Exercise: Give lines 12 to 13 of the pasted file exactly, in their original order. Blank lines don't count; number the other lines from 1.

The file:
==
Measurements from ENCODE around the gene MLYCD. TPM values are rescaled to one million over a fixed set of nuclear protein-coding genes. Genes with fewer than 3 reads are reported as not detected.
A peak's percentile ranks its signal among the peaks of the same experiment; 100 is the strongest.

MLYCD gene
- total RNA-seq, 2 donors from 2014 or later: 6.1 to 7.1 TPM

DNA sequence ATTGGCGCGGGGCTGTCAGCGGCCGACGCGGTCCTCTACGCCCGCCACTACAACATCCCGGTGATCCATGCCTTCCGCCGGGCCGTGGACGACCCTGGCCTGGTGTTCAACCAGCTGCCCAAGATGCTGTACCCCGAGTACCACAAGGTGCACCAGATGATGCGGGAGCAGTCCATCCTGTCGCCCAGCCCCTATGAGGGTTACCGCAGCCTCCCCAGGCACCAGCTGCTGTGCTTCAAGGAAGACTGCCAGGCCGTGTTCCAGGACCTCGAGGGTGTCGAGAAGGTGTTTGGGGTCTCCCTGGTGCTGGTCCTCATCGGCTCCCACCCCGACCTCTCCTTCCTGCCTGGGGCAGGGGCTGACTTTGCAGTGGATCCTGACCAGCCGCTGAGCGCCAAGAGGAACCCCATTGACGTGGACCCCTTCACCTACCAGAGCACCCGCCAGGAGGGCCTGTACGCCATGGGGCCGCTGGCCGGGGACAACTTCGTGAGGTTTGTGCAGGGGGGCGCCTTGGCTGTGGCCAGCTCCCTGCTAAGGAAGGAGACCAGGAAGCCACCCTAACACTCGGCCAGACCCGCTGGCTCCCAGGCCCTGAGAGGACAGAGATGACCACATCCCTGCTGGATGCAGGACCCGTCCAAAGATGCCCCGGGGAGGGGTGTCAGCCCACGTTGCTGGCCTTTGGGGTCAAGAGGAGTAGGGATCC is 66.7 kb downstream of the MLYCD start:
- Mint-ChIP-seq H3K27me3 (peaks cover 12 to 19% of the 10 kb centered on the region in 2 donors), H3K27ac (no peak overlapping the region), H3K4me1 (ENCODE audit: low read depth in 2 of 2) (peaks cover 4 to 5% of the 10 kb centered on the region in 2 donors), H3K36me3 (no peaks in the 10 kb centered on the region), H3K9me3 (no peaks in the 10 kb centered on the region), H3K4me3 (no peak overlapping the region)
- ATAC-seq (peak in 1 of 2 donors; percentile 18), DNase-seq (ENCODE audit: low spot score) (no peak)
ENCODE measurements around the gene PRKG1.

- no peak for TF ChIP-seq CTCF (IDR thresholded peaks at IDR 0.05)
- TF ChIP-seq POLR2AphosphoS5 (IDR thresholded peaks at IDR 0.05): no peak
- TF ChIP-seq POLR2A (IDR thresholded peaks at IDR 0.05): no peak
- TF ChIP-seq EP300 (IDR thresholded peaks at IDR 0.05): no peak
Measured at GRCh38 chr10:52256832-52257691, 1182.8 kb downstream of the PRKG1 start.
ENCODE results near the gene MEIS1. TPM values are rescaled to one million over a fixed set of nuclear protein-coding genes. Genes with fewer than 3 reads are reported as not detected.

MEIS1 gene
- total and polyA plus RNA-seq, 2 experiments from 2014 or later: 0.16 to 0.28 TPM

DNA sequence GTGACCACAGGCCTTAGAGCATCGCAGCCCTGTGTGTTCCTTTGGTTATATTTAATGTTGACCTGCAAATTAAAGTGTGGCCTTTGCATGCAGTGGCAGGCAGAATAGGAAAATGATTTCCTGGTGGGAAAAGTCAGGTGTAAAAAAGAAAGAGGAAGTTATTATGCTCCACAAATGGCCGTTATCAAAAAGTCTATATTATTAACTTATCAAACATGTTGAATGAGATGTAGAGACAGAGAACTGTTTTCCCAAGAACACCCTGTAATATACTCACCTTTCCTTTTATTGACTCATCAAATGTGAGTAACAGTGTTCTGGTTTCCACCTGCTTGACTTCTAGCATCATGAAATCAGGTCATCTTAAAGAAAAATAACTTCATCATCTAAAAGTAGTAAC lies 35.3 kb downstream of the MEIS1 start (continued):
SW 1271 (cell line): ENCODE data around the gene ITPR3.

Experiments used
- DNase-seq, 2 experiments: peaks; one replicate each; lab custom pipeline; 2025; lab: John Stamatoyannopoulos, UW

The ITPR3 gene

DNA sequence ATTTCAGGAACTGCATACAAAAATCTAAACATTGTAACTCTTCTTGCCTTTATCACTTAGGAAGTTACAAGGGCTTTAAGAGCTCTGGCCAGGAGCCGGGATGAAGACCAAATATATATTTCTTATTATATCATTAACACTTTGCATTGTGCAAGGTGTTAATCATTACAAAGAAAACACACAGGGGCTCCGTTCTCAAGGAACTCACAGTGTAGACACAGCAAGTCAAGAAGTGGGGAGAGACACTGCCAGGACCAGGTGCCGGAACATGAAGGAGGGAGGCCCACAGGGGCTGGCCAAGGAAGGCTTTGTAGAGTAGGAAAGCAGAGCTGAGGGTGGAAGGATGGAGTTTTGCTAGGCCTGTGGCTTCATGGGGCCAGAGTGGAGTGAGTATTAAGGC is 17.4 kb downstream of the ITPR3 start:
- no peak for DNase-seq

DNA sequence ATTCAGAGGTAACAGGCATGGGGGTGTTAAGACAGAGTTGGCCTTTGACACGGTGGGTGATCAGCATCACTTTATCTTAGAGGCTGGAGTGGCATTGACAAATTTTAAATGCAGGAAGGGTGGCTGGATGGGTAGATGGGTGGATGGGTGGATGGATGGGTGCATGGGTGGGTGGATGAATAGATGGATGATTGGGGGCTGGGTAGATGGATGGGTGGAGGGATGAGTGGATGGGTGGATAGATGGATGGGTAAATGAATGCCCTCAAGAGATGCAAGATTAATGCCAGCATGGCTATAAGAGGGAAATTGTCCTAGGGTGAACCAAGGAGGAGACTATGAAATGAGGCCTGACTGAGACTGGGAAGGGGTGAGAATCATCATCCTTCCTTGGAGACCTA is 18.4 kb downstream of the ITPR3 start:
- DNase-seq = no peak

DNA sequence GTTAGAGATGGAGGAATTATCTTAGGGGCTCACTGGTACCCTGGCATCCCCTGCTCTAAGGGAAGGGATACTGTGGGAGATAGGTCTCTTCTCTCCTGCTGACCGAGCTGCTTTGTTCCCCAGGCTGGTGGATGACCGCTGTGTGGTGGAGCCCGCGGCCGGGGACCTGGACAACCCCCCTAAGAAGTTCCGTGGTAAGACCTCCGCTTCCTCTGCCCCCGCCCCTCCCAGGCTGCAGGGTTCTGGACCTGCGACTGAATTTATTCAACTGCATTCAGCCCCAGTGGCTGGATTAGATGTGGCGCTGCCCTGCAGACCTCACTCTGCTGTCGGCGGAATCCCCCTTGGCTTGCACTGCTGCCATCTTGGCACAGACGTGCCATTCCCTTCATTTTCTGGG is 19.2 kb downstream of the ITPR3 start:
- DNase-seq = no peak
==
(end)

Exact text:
- TF ChIP-seq EP300 (IDR thresholded peaks at IDR 0.05): no peak
Measured at GRCh38 chr10:52256832-52257691, 1182.8 kb downstream of the PRKG1 start.